first_imgSumner Newscow — The Wellington Recreation Commission will be holding their monthly board meeting on Tuesday, January 21 at 7 a.m. located at the WRC (202 S Jefferson).  Close Forgot password? Please put in your email: Send me my password! Close message Login This blog post All blog posts Subscribe to this blog post’s comments through… RSS Feed Subscribe via email Subscribe Subscribe to this blog’s comments through… RSS Feed Subscribe via email Subscribe Follow the discussion Comments Logging you in… Close Login to IntenseDebate Or create an account Username or Email: Password: Forgot login? Cancel Login Close WordPress.com Username or Email: Password: Lost your password? Cancel Login Dashboard | Edit profile | Logout Logged in as Admin Options Disable comments for this page Save Settings You are about to flag this comment as being inappropriate. Please explain why you are flagging this comment in the text box below and submit your report. The blog admin will be notified. Thank you for your input. There are no comments posted yet. Be the first one! Post a new comment Enter text right here! Comment as a Guest, or login: Login to IntenseDebate Login to WordPress.com Login to Twitter Go back Tweet this comment Connected as (Logout) Email (optional) Not displayed publicly. Name Email Website (optional) Displayed next to your comments. Not displayed publicly. If you have a website, link to it here. Posting anonymously. Tweet this comment Submit Comment Subscribe to None Replies All new comments Comments by IntenseDebate Enter text right here! Reply as a Guest, or login: Login to IntenseDebate Login to WordPress.com Login to Twitter Go back Tweet this comment Connected as (Logout) Email (optional) Not displayed publicly. Name Email Website (optional) Displayed next to your comments. Not displayed publicly. If you have a website, link to it here. Posting anonymously. Tweet this comment Cancel Submit Comment Subscribe to None Replies All new commentslast_img read more

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Cover 2: Even Sherman and Rice can’t help Stanford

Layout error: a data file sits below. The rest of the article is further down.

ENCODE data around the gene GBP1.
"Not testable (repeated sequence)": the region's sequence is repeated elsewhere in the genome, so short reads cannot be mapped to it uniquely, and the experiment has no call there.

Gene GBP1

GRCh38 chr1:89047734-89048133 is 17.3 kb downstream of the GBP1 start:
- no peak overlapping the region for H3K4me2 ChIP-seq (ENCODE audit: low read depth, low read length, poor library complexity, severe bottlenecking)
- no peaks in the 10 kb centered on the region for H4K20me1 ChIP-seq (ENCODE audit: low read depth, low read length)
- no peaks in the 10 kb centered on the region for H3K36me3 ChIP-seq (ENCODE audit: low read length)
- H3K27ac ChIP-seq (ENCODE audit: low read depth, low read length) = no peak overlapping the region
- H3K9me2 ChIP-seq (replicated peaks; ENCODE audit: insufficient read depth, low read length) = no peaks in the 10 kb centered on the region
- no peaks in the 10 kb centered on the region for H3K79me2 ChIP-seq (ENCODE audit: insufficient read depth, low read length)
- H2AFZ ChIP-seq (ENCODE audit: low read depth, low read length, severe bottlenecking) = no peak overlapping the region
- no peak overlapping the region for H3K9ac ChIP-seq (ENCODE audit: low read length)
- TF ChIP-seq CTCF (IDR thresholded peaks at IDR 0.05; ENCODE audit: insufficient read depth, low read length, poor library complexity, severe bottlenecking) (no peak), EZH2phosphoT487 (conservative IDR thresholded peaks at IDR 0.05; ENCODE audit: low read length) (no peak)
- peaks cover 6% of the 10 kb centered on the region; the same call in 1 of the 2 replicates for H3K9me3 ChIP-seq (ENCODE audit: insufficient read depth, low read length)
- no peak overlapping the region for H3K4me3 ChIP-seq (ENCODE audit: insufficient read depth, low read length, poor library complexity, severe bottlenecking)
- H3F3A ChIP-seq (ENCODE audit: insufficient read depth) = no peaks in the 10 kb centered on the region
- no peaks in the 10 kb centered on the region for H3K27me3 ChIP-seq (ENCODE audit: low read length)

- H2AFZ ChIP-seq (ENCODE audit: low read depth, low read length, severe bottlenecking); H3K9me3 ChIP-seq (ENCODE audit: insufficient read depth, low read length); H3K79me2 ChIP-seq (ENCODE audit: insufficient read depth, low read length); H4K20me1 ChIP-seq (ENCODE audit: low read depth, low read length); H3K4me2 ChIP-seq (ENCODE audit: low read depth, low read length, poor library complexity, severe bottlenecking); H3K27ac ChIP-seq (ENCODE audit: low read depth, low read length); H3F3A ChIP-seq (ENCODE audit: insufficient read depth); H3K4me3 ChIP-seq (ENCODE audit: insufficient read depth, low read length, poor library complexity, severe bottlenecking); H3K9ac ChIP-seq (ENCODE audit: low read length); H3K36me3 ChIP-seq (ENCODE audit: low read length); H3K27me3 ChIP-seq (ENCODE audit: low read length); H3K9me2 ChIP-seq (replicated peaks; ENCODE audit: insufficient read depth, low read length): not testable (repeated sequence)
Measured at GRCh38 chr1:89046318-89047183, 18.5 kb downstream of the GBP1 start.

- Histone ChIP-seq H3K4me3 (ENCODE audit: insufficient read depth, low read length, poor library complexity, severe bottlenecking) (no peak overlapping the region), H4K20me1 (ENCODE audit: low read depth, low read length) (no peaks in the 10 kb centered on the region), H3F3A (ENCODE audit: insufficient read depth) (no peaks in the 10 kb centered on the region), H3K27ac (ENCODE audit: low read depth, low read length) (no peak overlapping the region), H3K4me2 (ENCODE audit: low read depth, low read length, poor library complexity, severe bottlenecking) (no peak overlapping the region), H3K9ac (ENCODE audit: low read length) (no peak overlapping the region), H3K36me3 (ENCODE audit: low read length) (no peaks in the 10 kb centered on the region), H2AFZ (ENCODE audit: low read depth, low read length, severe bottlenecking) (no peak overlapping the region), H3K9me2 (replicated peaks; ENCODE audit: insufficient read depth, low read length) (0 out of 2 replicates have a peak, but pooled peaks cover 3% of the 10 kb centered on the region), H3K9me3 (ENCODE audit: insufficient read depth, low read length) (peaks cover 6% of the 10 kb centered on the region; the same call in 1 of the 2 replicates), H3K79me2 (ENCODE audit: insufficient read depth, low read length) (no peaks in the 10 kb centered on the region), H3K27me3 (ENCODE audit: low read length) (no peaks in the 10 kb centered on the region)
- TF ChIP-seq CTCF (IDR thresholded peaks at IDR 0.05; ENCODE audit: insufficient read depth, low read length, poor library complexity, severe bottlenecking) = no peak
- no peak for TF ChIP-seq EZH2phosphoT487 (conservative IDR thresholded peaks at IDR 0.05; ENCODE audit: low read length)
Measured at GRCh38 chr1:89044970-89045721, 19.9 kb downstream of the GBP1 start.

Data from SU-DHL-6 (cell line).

first_imgFormer U.S. Secretary of State Condoleezza Rice, center watches play between Dayton and Stanford during the first half in a regional semifinal game at the NCAA college basketball tournament, Thursday, March 27, 2014, in Memphis, Tenn. (AP Photo/Mark Humphrey)Welcome back to BracketRacket, the one-stop shopping place for all offbeat NCAA tournament needs. In today’s edition, we plumb Richard Sherman’s psyche, debunk Peyton Manning’s talismanic quality, examine Mitch McConnell’s phobia and go channel-surfing with John Calipari. Without further ado:___CELEBRITY ALUM(S) OF THE DAYStanford was getting sliced-and-diced again as the second half began, right in front of his eyes. Somebody had to step in.“They need a lockdown defender,” a member of the CBS broadcast crew said.Conveniently, one happened to be sitting nearby. Two if you count Condoleezza Rice.Richard Sherman’s seat at the South Regional in Memphis was a row in front of hers (from Twitter: http://bit.ly/OZBii9 ). But then he got his tickets from Tim Tebow (same agent.).Rice has been a fellow, a professor and the provost at Stanford, and U.S. Secretary of State, but apparently she doesn’t have as much pull. Either way, and other than Dayton clocking the old alma mater 82-72, they appeared to be having a grand time.You might recall that Sherman, who plays cornerback for the Super Bowl champion Seattle Seahawks, made sideline reporting hazardous duty for a few minutes a few months ago (via YouTube.com: http://bit.ly/1g5GN4H ).But Thursday night, he was his off-the-field self, which is to say both engaging and chilled when AP freelancer Clay Bailey asked whether it was tough watching his team get beat without jumping in.“Not when it’s not your sport,” Sherman replied coolly. “It’s easier to watch when it’s not your sport.”That explains a lot.___CELEBRITY ALUM OF TOMORROW?Meanwhile, the last guy who crossed Richard Sherman’s path in his sport probably regrets it still.That would be his opponent in the Super Bowl nearly two months ago, Denver Broncos quarterback and Tennessee alum Peyton Manning.Manning’s Vols face Michigan on Friday at Lucas Oil Stadium — aka “The House That Peyton Built,” by turning the once-sorry Indianapolis Colts franchise into a powerhouse before he left town in late 2011. Even if he doesn’t put in an appearance during the game, someone asked Tennessee coach Cuonzo Martin whether some of the old Manning magic might rub off on his team.“I hope so,” Martin said. “He’s texted me several times wishing us good luck.”Decide for yourself whether that’s a good thing. There’s the recent Super Bowl loss, then there’s the time Manning turned up at the women’s Final Four at Indy in 2005, when Pat Summitt’s Lady Vols lost to Michigan State. And just last October, the Colts spoiled Manning’s “homecoming” and ended Denver’s quest for an unbeaten season with a 39-33 win.The Vols will understand if he has a previous commitment to honor — somewhere else.___TODAY IN KENTUCKY BASKETBALLFor a guy with two teams still in it, Mitch McConnell probably can’t wait for the tourney to end. It’s been one headache after another.The senate minority leader was raised in Louisville, got his B.A. there, and by most accounts is a rabid Cardinals fan. But he got his law degree from Kentucky.AP’s intrepid congressional reporter, Donna Cassata, tried to get him on the record last year about which team he backs. She looked on helplessly Tuesday as McConnell — who was in the middle of a back-and-forth with reporters about the Ukraine — sidestepped the question yet again, ahead of Friday night’s Louisville-Kentucky clash at the Sweet 16 in Indianapolis.“You know, I didn’t get this far in my line of work by answering questions like that,” he said to laughs. “That is the hottest issue in our state.”McConnell briefly distracted the gathering by citing an article he’d read that when “college basketball is on, there are more eyeballs watching college basketball in the Louisville, Kentucky, media market than any other media market in the country. So it is a passion in our state.”OK, we get it.So who you got?“My law school classmate, the governor, has refused to take a position on this important game,” McConnell finally said, “and I think he’s got it right.”By recent standards, that was practically a command performance. The other question McConnell has been ducking lately is how a clip of Duke basketball players celebrating their 2010 national championship wound up in a campaign video that hit all the state’s other touchstones: horse racing, bluegrass, guns and American flags.The images of the team in white and blue reveling as confetti rains down was on for no more than a split-second. Even so, a few of those “eyeballs” saw it and nearly popped out of their passionate owners’ heads. McConnell’s campaign blamed the mistake on the vendor. Might it have been pressure instead?The incumbent Republican is up for re-election in November, likely against Democrat Alison Lundergan Grimes. If nothing else, she was a lot more candid about her bracket. She picked Wichita State to beat Kentucky (didn’t happen) and Florida to beat defending champ Louisville in the title game.Not saying McConnell’s campaign shouldn’t be nervous.But at the moment, Grimes seems more focused on winning her office pool than the senate seat.___SEE NO EVIL — AND ANYWAY, THE ADULT CHANNELS HAVE BEEN BLOCKEDWaiting around to play a basketball game can be tough on the nerves. With so many of his highly regarded freshmen finally fulfilling their promise, Kentucky coach John Calipari is worried more about egos.At Thursday’s news conference, he repeated the instructions he gave his young Wildcats when they were finished with practice and under lockdown (presumably) in their hotel rooms. He’d rather they stare at blank walls and then hear about how good they’ve become.“Don’t watch any TV,” Calipari began. “Watch the History Channel, watch Biography, watch the military channel, watch movies and don’t read anything, don’t look at anything.”He better hope his players aren’t nearly as sharp as some his fans (see above). Because the way March Madness is settling in, UK basketball will probably make a cameo on all those channels and more.We suggest Animal Planet’s “River Monsters”, which was the go-to show for UConn star Shabazz Napier last year when he wanted to avoid any mention of the tournament. OK, so UConn was barred from last year’s NCAAs because of academic sanctions, but they weren’t going to get mentioned, anyway. Not only that; it’s all fishing all the time.“I love fishing,” said Napier, whose Huskies face Iowa State on Friday night in New York. “And I could get the smallest fish, but I think it’s the biggest fish ever.”Quit bragging.___STAT OF THE DAYIn honor of the bluegrass state, STATS offers handicappers this tip: Based on the experience level of the teams, each of Friday’s four regional semifinals is a potential mismatch. Looking at total tournament man-games on each team’s roster entering 2014, the matchups break down this way: Michigan State (49 man-games) vs. Virginia (three); Louisville (53) against Kentucky (nine); Michigan (47) battling Tennessee (five) and Connecticut (23) vs. Iowa State (nine).And they’re off!___QUOTE OF THE DAY“People grieve for a year after the game. People celebrate for a year after the game. I’ve tried to not make it bigger than it is. But it doesn’t work.” — Calipari on the Louisville-Kentucky rivalry.___THURSDAY’S RESULTSRegional SemifinalsSouth RegionalAt Memphis, Tenn.Dayton 82, Stanford 72Florida 79, UCLA 68West RegionalAt Anaheim, Calif.Wisconsin 69, Baylor 52Arizona 70, San Diego State 64FRIDAY’S GAMESRegional SemifinalsEast RegionalAt New YorkUConn (28-8) vs. Iowa State (28-7)Michigan State (28-8) vs. Virginia (30-6)Midwest RegionalAt IndianapolisKentucky (26-10) vs. Louisville (31-5)Michigan (27-8) vs. Tennessee (24-12)last_img read more